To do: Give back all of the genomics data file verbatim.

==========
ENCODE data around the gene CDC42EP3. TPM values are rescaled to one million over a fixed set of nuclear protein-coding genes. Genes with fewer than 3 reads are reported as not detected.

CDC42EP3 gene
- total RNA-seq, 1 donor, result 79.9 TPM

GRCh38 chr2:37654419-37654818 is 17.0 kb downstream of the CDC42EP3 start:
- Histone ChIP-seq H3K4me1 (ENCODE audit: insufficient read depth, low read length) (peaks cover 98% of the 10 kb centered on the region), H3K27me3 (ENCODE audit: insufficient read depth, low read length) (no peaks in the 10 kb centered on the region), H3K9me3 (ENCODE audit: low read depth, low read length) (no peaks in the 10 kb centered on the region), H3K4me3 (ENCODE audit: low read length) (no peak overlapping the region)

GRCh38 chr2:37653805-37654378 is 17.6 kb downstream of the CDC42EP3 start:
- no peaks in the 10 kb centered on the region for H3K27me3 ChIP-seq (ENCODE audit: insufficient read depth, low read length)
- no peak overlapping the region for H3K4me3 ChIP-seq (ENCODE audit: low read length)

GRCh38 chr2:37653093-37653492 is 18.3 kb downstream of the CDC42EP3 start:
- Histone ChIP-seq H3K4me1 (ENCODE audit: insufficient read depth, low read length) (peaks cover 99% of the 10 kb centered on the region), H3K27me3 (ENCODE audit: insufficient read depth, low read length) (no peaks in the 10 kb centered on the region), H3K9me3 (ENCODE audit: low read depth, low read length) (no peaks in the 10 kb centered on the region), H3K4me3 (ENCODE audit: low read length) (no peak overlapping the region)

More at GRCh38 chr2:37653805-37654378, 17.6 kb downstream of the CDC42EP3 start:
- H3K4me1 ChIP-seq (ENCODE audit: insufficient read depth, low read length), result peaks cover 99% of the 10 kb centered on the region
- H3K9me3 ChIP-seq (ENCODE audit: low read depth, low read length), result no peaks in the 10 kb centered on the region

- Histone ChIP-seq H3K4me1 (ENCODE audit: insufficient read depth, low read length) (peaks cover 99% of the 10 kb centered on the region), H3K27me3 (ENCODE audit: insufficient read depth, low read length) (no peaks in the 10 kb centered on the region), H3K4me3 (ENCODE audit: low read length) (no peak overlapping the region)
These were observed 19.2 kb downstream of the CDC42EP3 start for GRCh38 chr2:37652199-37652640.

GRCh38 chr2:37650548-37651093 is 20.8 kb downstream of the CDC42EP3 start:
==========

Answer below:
ENCODE data around the gene CDC42EP3. TPM values are rescaled to one million over a fixed set of nuclear protein-coding genes. Genes with fewer than 3 reads are reported as not detected.

CDC42EP3 gene
- total RNA-seq, 1 donor, result 79.9 TPM

GRCh38 chr2:37654419-37654818 is 17.0 kb downstream of the CDC42EP3 start:
- Histone ChIP-seq H3K4me1 (ENCODE audit: insufficient read depth, low read length) (peaks cover 98% of the 10 kb centered on the region), H3K27me3 (ENCODE audit: insufficient read depth, low read length) (no peaks in the 10 kb centered on the region), H3K9me3 (ENCODE audit: low read depth, low read length) (no peaks in the 10 kb centered on the region), H3K4me3 (ENCODE audit: low read length) (no peak overlapping the region)

GRCh38 chr2:37653805-37654378 is 17.6 kb downstream of the CDC42EP3 start:
- no peaks in the 10 kb centered on the region for H3K27me3 ChIP-seq (ENCODE audit: insufficient read depth, low read length)
- no peak overlapping the region for H3K4me3 ChIP-seq (ENCODE audit: low read length)

GRCh38 chr2:37653093-37653492 is 18.3 kb downstream of the CDC42EP3 start:
- Histone ChIP-seq H3K4me1 (ENCODE audit: insufficient read depth, low read length) (peaks cover 99% of the 10 kb centered on the region), H3K27me3 (ENCODE audit: insufficient read depth, low read length) (no peaks in the 10 kb centered on the region), H3K9me3 (ENCODE audit: low read depth, low read length) (no peaks in the 10 kb centered on the region), H3K4me3 (ENCODE audit: low read length) (no peak overlapping the region)

More at GRCh38 chr2:37653805-37654378, 17.6 kb downstream of the CDC42EP3 start:
- H3K4me1 ChIP-seq (ENCODE audit: insufficient read depth, low read length), result peaks cover 99% of the 10 kb centered on the region
- H3K9me3 ChIP-seq (ENCODE audit: low read depth, low read length), result no peaks in the 10 kb centered on the region

- Histone ChIP-seq H3K4me1 (ENCODE audit: insufficient read depth, low read length) (peaks cover 99% of the 10 kb centered on the region), H3K27me3 (ENCODE audit: insufficient read depth, low read length) (no peaks in the 10 kb centered on the region), H3K4me3 (ENCODE audit: low read length) (no peak overlapping the region)
These were observed 19.2 kb downstream of the CDC42EP3 start for GRCh38 chr2:37652199-37652640.

GRCh38 chr2:37650548-37651093 is 20.8 kb downstream of the CDC42EP3 start: